October 1, 2013 at 11:55 am |
    • Jew Dunno Whatcha Talkin Bout

      Check for grants and temporary dues adjustments. Trust me; the writing's on the wall, and congregations are shrinking all over ... they'd rather find a way to help you stay, than have you leave the community.

      October 1, 2013 at 11:55 am |
    • CosmicC

      $1k/year seems cheap.

      October 1, 2013 at 12:02 pm |
    • doug

      Most synagogues have ways of working with you if dues are a challenge. Look into a Reconstructionist shul.

      October 1, 2013 at 12:23 pm |
      • PaulK

        My wife was raised in a conservative synagogue, I was raised reform. After getting married, we both found ourselves comfortable and welcome in a reconstructionist synagogue, where dues were deferred for financial reasons and in exchange, my wife performed some editorial work on the synagogue newsletter. We recently moved and had to find a new shul. We were since brought into the local conservative temple through familial connections. They are giving us the first 6 months free (which included High Holy Day tickets for services on Rosh Hashanah and Yom Kippur) and are willing to work with us through our financial restrictions. The only thing they ask of us is to be involved with the temple beyond high holy day services, to come to minyan when we can, to attend shabbat services. They also encourage us to join the men's club and the women's circle, but they do not require it.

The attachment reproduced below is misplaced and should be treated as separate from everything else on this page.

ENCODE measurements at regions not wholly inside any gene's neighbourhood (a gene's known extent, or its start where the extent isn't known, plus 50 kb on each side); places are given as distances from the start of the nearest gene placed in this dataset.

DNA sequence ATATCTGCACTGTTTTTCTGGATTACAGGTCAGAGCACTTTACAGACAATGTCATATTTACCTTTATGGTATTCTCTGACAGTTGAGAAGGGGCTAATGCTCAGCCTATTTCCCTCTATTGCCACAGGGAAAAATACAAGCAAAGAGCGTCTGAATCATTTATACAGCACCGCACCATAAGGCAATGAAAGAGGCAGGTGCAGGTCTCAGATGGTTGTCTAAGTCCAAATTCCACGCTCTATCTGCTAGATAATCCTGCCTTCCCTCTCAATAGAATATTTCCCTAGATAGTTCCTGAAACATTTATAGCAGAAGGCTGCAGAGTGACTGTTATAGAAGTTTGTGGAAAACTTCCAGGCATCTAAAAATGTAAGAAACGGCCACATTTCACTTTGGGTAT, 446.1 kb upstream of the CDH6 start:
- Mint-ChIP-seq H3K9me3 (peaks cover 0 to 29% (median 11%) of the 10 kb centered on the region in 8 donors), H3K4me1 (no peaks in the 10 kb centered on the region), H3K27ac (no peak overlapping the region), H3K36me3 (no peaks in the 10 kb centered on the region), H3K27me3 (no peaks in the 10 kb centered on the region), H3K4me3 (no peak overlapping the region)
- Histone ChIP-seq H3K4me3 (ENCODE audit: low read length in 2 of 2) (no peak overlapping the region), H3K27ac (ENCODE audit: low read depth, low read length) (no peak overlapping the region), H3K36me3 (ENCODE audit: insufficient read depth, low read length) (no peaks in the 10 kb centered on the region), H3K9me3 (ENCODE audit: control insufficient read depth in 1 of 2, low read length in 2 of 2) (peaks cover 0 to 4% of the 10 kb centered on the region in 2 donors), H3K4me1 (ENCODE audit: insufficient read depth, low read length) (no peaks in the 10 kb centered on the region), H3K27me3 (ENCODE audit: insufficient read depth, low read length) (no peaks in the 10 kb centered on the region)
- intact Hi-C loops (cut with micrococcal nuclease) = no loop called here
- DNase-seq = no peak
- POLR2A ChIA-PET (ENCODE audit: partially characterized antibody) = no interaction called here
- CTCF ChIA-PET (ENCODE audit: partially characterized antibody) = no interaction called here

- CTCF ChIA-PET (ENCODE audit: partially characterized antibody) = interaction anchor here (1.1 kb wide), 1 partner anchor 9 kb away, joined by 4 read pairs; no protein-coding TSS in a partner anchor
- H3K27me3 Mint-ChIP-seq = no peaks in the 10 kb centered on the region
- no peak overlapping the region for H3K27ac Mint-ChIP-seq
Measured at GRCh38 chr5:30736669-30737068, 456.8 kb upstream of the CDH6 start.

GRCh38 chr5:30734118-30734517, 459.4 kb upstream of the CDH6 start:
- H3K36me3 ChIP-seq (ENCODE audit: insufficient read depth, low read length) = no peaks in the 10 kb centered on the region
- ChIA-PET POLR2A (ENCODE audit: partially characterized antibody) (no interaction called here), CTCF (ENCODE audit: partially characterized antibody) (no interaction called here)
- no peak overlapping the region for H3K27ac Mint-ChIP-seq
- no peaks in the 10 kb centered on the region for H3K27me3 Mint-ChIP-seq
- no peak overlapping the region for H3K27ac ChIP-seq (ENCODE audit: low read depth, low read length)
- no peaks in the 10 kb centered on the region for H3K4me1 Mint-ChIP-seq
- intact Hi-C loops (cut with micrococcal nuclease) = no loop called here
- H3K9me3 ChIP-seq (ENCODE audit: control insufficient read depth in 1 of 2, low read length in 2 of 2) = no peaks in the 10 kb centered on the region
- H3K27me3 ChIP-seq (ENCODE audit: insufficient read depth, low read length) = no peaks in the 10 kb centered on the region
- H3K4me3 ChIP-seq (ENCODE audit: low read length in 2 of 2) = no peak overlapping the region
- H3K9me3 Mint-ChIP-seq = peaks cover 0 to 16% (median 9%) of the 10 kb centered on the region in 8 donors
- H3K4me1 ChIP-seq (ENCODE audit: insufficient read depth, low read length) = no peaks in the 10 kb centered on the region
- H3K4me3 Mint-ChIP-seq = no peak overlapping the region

October 1, 2013 at 12:46 pm |
    • diana horton

      dear ssg, why do you have to pay 1,000 dollars to belong? why can you not just give what you can? not everyone can afford that kind of money in this day and age. I am catholic, however, I do not go to church. like you I pray at home and hold on to the holy days. I feel you don't have to belong to a group to pray. also, I feel alright with that..it does not bother me. I have read some nasty comments on here and it makes me sad. but, your comment, touched me the most. as long as you believe in God that's all that matters. the jew's are Gods chosen people. anyone , who can read a bible know's this. God said, I will bless those who bless you. so please, don't be sad, God hears your prayers. BLESSINGS TO YOU.

      October 1, 2013 at 12:27 pm |
  16. Kishmein Touchus

    I remember a revered rabbi in Oakland, CA saying it was quite all right to not believe in god and still consider yourself a Jew. At the time this did not make much sense to me; however, as time as marched on I have found the philosophy of Judaism to be solid at is core while the organized part of the religion, for the most part, not in all cases, to be plagued with a subtle inner rot connected to how much can you pay to get the best seats at the high holidays. I enjoy things Jewish, especially getting in my boat and trying to lure in a gefilte fish. Klezmer (sp.) music still moves me. Chiam Potok speaks to me, but the synagogue does not call me.